And, speaking of the Legislature, it continues to be the foulest body in the land when it comes to open government.
Lawmakers continue to refuse to place themselves under the open-records retention law - a statute they have conveniently exempted themselves from that also effectively exempts them from the open records law because they can dispose of public documents whenever they want.
So if you want to see a lawmaker's records, better hope they haven't carried out the trash yet.
And now the Wisconsin Institute for Law and Liberty has had to take a lawmaker, and really the whole Assembly, to court because of an Assembly policy that requires
lawmakers to issue requested records in paper rather than electronic format, which of course eats up time, is expensive to taxpayers, and which deters requesters from making requests.
That latter fact is the real reason behind the policy - to do everything possible to throw obstacles in the way of those seeking public information about their government.
Another part of our growing landscape of concern is the clout of such organizations as the Wisconsin Towns Association, the Wisconsin Counties Association, and the League of Wisconsin Municipalities.
While these are not formal government entities, they feed off tax dollars, and they are busy using their resources to lobby for legislation beneficial to their members. Part of that agenda over the past several years has been their efforts to end the state's requirements to publish legal notices in newspapers - something clearly not in the best interests of open government.
What these organizations accomplish by their very existence is to transform independent elected officials who should be representing voters and taxpayers into members of a special interest club that in turn lobbies for the vested interests of the government structures they are a part of.
They are the gateways to the good-old-boys-and-girls clubs of government.
The darkened landscape increasingly includes town governments, which brazenly thumb their noses at open meetings and open records laws and think they are too small to be noticed or that nobody will care enough to do anything about it.
That's apparently the case in Boulder Junction. Last November, Boulder Junction town chairman Dennis Reuss, supervisor Denny McGann, and then supervisor Dennis Duke were found guilty of violating the open-meetings law in September of 2016, and the court nullified a vote taken in that illegal session to pay clerk-treasurer Kendra Moraczewski $8,700 in compensation she did not deserve.
We are about four months down the road from that conviction and the money has yet to be repaid, to our knowledge. Does the town board intend to recover the illegally expended funds? Will they get way with it if they do not intend to?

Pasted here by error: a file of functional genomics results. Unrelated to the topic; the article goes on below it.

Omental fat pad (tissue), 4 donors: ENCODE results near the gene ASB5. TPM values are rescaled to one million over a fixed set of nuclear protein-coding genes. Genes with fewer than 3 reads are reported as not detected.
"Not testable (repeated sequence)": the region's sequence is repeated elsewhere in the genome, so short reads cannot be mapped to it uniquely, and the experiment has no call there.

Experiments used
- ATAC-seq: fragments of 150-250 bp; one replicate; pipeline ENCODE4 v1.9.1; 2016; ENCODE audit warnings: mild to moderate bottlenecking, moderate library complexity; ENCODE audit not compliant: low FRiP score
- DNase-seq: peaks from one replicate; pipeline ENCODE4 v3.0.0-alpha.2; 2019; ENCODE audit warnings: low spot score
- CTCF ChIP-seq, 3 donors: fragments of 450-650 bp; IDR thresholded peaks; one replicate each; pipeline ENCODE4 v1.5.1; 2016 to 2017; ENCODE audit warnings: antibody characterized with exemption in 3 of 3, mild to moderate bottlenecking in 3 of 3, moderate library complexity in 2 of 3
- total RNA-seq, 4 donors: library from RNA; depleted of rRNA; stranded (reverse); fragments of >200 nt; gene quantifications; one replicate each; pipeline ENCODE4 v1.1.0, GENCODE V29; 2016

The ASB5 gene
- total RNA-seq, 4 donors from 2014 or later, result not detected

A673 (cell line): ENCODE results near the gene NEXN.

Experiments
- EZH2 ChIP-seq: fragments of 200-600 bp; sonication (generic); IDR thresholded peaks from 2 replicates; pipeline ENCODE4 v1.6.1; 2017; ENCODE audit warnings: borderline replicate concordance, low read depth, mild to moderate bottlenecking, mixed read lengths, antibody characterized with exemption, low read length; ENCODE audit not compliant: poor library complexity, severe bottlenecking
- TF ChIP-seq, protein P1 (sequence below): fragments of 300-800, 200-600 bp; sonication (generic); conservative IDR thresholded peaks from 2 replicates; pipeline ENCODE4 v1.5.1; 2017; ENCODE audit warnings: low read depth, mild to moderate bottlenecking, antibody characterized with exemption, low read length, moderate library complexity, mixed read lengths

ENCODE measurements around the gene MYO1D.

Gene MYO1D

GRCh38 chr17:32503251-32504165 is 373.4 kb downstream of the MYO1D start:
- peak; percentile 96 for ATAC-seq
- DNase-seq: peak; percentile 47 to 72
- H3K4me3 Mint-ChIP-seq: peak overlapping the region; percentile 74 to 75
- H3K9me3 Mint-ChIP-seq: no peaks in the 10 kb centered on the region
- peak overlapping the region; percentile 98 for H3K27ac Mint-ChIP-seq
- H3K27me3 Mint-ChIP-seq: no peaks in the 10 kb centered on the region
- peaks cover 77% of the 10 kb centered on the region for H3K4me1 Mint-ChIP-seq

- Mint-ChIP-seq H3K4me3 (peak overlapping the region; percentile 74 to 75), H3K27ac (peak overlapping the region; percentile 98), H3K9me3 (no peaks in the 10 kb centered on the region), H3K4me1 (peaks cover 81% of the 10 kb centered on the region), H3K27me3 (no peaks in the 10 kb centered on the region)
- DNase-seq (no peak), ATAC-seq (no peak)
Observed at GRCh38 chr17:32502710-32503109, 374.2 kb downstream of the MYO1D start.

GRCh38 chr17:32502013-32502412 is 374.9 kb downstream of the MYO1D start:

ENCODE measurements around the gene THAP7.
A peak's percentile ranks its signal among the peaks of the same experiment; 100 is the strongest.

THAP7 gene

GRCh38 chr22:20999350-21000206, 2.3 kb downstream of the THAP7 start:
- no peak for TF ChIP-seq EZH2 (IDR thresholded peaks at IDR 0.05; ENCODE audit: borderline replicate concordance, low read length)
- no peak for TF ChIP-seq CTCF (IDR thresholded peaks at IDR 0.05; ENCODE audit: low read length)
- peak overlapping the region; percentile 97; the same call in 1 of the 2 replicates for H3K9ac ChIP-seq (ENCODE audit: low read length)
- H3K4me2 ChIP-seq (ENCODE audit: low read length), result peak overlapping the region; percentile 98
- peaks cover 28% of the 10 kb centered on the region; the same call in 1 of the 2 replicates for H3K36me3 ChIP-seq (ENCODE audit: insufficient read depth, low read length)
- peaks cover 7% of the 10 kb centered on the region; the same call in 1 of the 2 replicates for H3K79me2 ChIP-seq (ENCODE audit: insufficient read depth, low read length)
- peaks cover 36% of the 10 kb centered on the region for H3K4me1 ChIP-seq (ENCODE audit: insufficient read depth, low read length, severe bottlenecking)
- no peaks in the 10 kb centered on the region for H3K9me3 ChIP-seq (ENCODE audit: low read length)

Time will tell but it is indicative of the lousy state of open government in Wisconsin these days. Some town officials and governments remain role models of transparency, but the number dwindles by the year.
So perhaps the FOIC's decision to give Gov. Walker the political openness award of 2018 was justified, given the overall bleak state of transparency. The only other rational decision would probably have been to just not give an award at all. When that day arrives, though, the sunshine will be gone forever.
Posted: Monday, March 26, 2018
Article comment by:
I don't really identify with either major political party, because they are both crooked and full of slimy politicians. It's pathetic that Walker and Moore feel that being partisan is necessary in most if not all of their editorials. It's hard to fathom there still people who can't see through it, but it must be somewhat effective given how often it's done and the continued publication of the syndicated content of the same stripe from Creators dot com. Heck, Moore even wrote a book using the same partisanship.
As good as any editorial might have the potential to be, pathetic Walker and Moore have to lower the quality by spitting on their boogeyman.
Posted: Friday, March 16, 2018
Article comment by:
I agree with your assessment regarding the onslaught against transparency in government but the tone of your opening paragraph is unnecessary. Why open a serious piece with such sophomoric labeling as "leftie groups?" This flies in the face of the tone of the rest of the piece. It's almost as if the writer submitted the article and the editor decided he needed to juice-up the opening so he wrote that odd lead-in. It diminishes the overall message. I do hope that you keep the heat on those in public office who try to restrict the public's right to know.